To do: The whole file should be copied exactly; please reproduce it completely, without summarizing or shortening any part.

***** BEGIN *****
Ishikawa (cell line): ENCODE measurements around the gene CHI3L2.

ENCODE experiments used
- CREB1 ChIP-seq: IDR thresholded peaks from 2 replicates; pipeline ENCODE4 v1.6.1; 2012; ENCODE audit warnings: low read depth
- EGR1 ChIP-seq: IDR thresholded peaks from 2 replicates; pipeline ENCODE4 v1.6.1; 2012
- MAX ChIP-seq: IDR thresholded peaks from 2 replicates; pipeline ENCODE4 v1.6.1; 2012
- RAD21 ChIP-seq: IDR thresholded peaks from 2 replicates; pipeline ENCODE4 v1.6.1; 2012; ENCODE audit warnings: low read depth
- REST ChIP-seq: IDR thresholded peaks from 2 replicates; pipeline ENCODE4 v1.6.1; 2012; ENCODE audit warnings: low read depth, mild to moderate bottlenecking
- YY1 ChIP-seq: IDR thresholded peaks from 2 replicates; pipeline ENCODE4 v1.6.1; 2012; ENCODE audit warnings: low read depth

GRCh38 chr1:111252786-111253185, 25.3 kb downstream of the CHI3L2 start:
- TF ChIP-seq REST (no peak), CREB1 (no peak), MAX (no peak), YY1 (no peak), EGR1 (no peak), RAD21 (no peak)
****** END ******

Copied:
Ishikawa (cell line): ENCODE measurements around the gene CHI3L2.

ENCODE experiments used
- CREB1 ChIP-seq: IDR thresholded peaks from 2 replicates; pipeline ENCODE4 v1.6.1; 2012; ENCODE audit warnings: low read depth
- EGR1 ChIP-seq: IDR thresholded peaks from 2 replicates; pipeline ENCODE4 v1.6.1; 2012
- MAX ChIP-seq: IDR thresholded peaks from 2 replicates; pipeline ENCODE4 v1.6.1; 2012
- RAD21 ChIP-seq: IDR thresholded peaks from 2 replicates; pipeline ENCODE4 v1.6.1; 2012; ENCODE audit warnings: low read depth
- REST ChIP-seq: IDR thresholded peaks from 2 replicates; pipeline ENCODE4 v1.6.1; 2012; ENCODE audit warnings: low read depth, mild to moderate bottlenecking
- YY1 ChIP-seq: IDR thresholded peaks from 2 replicates; pipeline ENCODE4 v1.6.1; 2012; ENCODE audit warnings: low read depth

GRCh38 chr1:111252786-111253185, 25.3 kb downstream of the CHI3L2 start:
- TF ChIP-seq REST (no peak), CREB1 (no peak), MAX (no peak), YY1 (no peak), EGR1 (no peak), RAD21 (no peak)